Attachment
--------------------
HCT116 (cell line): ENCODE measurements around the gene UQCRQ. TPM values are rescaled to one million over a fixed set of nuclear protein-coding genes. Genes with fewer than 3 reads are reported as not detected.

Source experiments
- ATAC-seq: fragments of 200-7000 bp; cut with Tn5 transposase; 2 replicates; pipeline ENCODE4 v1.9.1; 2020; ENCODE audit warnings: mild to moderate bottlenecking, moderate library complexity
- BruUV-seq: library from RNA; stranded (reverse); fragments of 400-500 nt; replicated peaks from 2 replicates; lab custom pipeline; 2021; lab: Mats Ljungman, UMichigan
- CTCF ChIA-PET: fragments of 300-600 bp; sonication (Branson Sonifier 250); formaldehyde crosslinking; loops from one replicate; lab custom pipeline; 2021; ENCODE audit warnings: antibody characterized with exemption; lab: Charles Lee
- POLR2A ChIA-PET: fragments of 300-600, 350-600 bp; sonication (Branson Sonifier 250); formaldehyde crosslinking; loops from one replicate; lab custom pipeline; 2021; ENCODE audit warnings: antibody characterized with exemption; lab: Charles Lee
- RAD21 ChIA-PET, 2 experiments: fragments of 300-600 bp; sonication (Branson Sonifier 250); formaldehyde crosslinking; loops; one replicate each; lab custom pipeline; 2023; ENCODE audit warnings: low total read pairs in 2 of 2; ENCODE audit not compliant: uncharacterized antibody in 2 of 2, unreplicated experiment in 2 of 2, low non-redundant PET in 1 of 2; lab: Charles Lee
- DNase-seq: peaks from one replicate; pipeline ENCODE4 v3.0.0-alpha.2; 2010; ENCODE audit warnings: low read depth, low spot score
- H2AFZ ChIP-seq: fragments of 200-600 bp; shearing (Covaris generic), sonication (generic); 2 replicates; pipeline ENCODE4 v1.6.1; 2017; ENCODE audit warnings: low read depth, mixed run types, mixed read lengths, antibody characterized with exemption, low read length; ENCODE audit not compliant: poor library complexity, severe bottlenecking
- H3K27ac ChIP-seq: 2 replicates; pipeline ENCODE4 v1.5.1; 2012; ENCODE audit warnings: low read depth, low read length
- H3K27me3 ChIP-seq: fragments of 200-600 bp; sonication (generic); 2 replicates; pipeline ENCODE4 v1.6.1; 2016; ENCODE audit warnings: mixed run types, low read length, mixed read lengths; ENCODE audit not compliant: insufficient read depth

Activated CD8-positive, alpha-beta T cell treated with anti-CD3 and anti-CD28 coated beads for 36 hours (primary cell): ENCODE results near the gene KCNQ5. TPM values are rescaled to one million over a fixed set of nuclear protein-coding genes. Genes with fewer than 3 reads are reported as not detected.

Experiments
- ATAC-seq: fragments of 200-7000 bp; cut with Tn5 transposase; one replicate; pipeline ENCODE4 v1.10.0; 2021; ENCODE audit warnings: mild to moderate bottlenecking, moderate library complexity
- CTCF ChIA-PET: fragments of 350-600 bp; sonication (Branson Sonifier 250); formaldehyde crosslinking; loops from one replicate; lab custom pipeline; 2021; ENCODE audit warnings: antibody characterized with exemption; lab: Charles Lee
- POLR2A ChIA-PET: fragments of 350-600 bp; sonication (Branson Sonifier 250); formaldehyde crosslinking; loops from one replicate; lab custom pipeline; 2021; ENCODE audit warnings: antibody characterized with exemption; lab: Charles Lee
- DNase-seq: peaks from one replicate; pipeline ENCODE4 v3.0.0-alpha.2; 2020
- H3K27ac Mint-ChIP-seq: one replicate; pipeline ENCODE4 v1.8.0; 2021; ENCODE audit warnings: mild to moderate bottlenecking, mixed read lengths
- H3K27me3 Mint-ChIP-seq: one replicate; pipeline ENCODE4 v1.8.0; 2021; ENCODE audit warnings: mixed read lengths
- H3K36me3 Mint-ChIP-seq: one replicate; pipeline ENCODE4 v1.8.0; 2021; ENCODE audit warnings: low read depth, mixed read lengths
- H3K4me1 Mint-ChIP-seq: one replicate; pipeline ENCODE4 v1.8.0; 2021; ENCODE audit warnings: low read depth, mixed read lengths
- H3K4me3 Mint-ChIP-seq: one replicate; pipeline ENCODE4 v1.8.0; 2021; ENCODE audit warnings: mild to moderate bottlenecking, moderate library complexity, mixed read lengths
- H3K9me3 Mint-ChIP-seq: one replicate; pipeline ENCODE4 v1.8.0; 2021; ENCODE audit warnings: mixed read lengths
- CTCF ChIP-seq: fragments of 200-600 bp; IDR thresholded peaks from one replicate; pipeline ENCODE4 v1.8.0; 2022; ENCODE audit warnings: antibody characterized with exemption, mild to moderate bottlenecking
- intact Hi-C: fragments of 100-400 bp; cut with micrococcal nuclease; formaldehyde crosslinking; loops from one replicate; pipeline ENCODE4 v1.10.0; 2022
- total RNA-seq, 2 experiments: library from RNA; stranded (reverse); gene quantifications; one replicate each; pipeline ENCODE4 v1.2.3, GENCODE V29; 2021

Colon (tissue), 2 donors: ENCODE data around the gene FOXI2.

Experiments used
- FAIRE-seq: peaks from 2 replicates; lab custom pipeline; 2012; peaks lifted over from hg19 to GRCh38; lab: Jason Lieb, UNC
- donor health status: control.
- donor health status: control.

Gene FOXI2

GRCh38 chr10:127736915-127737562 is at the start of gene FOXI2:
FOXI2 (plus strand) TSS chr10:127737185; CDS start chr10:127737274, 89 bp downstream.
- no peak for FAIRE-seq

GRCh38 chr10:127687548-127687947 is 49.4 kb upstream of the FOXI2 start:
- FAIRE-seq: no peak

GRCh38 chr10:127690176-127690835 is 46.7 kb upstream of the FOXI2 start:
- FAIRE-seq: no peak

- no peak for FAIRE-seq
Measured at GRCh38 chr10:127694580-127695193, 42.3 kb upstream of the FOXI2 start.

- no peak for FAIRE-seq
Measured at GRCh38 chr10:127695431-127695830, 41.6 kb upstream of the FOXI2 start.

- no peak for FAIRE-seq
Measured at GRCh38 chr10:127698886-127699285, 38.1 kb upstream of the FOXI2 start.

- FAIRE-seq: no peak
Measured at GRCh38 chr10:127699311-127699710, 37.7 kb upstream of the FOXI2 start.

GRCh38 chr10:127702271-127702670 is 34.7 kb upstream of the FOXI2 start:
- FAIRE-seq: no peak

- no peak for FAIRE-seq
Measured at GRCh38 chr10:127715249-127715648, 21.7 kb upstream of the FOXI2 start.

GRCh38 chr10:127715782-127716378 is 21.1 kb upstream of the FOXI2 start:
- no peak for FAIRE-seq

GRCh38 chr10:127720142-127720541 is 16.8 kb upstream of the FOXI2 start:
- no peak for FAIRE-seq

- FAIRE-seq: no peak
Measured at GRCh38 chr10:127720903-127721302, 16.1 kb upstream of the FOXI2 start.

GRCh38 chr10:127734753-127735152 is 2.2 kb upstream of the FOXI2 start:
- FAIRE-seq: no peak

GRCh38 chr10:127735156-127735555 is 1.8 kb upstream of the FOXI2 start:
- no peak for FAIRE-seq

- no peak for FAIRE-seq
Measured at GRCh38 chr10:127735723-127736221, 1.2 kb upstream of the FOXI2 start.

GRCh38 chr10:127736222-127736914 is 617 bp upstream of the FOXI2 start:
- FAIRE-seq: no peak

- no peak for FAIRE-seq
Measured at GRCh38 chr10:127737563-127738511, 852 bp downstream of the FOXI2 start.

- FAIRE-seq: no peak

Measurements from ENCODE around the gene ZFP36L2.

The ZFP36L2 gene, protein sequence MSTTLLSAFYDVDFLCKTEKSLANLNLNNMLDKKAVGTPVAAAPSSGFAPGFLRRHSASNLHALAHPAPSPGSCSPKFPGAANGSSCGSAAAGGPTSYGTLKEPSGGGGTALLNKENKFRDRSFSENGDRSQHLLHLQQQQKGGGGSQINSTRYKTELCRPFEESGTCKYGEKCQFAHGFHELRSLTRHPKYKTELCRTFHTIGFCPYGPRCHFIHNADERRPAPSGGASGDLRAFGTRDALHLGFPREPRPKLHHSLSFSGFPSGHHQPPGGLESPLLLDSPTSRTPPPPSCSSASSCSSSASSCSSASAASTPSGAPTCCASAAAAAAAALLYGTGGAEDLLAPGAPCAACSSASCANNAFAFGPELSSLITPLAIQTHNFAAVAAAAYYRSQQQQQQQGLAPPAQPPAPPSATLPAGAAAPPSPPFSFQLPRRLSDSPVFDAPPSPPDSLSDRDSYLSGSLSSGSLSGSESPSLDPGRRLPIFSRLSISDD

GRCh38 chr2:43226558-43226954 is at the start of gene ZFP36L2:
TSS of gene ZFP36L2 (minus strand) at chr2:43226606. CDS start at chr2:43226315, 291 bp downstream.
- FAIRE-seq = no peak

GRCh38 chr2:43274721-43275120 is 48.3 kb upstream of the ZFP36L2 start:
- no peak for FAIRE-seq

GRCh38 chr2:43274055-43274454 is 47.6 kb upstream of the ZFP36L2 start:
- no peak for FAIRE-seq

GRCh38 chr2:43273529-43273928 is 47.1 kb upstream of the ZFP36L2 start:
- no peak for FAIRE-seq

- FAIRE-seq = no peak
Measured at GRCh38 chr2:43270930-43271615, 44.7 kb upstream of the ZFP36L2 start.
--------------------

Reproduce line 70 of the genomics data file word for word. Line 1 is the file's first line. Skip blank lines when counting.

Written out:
The ZFP36L2 gene, protein sequence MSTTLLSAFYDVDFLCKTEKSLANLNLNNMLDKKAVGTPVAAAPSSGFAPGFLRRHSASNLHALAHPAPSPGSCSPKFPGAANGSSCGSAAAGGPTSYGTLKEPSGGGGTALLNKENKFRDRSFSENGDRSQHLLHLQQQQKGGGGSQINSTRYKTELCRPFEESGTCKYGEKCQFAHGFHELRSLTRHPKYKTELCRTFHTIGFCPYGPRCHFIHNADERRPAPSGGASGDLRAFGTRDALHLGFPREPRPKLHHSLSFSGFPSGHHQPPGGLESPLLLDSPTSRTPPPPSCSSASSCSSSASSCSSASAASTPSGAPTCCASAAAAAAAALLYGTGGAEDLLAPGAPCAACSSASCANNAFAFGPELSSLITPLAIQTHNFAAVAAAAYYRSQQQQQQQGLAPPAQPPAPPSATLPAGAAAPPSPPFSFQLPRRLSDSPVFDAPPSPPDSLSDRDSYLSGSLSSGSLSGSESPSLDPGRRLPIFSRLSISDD